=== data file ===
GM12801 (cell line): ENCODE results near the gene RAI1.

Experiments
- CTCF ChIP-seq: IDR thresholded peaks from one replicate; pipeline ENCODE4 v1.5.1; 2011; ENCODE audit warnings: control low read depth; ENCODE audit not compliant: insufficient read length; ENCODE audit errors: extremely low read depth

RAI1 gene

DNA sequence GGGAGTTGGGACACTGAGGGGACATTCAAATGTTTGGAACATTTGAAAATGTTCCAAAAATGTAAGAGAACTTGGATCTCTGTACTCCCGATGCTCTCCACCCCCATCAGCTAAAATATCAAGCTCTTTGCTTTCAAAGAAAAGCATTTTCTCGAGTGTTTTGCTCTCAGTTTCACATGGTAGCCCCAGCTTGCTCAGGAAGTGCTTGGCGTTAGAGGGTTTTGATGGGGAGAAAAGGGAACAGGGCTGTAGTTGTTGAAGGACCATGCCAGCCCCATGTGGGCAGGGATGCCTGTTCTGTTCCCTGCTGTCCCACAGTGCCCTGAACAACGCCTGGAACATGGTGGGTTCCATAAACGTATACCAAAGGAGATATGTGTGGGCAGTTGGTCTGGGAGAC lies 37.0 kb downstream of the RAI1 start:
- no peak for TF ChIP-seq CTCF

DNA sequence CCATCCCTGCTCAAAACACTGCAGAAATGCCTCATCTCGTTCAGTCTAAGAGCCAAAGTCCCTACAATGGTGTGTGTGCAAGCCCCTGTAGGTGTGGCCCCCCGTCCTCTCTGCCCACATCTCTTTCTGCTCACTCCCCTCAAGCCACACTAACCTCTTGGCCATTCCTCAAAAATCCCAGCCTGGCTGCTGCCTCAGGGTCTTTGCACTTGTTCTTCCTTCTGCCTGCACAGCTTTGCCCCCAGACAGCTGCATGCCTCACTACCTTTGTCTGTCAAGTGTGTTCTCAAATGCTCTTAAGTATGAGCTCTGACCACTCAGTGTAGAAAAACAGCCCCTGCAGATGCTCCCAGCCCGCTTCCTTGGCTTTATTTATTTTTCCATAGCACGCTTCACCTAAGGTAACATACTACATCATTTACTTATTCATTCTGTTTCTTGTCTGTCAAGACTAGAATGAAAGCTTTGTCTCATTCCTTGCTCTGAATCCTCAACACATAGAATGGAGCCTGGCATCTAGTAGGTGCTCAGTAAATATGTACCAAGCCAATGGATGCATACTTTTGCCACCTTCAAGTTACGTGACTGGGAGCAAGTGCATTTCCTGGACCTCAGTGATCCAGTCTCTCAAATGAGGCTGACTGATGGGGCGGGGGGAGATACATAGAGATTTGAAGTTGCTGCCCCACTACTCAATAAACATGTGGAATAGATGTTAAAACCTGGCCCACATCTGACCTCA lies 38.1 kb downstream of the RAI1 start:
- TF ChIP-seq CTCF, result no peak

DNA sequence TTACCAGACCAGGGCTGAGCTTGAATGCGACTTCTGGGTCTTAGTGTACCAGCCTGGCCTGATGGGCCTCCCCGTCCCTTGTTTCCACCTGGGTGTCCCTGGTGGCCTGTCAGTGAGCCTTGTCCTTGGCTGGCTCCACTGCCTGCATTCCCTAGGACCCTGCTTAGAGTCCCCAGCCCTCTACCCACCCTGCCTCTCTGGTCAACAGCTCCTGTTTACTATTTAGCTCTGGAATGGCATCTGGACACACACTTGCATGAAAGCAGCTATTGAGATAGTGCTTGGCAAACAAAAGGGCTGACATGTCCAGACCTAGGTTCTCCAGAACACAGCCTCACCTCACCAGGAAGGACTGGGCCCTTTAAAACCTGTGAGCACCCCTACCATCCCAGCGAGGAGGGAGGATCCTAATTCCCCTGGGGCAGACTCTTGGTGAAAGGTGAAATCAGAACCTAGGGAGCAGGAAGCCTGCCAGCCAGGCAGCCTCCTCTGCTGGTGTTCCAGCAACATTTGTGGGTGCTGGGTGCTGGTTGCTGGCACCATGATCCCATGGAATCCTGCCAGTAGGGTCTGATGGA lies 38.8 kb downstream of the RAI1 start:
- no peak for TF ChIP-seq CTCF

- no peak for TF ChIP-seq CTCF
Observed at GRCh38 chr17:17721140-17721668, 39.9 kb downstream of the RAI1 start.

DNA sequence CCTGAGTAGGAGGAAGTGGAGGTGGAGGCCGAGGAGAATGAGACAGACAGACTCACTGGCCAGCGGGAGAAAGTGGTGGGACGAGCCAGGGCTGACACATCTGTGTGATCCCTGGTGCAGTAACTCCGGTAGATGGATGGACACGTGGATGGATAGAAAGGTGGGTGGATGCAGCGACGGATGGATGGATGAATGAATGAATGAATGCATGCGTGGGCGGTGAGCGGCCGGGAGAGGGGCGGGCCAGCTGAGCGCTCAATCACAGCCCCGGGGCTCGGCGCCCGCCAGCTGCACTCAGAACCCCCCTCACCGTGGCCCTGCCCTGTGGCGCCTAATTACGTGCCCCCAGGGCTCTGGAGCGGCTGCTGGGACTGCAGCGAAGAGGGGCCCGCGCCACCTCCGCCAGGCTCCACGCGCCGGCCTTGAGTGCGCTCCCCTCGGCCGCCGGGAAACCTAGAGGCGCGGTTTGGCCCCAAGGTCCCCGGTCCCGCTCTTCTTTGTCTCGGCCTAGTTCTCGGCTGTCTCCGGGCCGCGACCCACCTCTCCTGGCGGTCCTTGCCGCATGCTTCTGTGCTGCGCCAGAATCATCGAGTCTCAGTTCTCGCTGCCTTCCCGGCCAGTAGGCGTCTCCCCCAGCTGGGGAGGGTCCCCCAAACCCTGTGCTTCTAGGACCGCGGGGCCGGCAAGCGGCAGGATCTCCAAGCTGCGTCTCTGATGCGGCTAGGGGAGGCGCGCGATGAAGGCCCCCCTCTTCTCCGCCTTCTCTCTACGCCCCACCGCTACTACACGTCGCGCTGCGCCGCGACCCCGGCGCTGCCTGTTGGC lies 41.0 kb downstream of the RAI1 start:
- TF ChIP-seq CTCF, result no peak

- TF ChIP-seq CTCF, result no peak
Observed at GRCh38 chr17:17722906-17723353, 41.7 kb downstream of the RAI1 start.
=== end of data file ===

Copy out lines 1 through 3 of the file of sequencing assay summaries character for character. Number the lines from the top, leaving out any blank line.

GM12801 (cell line): ENCODE results near the gene RAI1.

Experiments
- CTCF ChIP-seq: IDR thresholded peaks from one replicate; pipeline ENCODE4 v1.5.1; 2011; ENCODE audit warnings: control low read depth; ENCODE audit not compliant: insufficient read length; ENCODE audit errors: extremely low read depth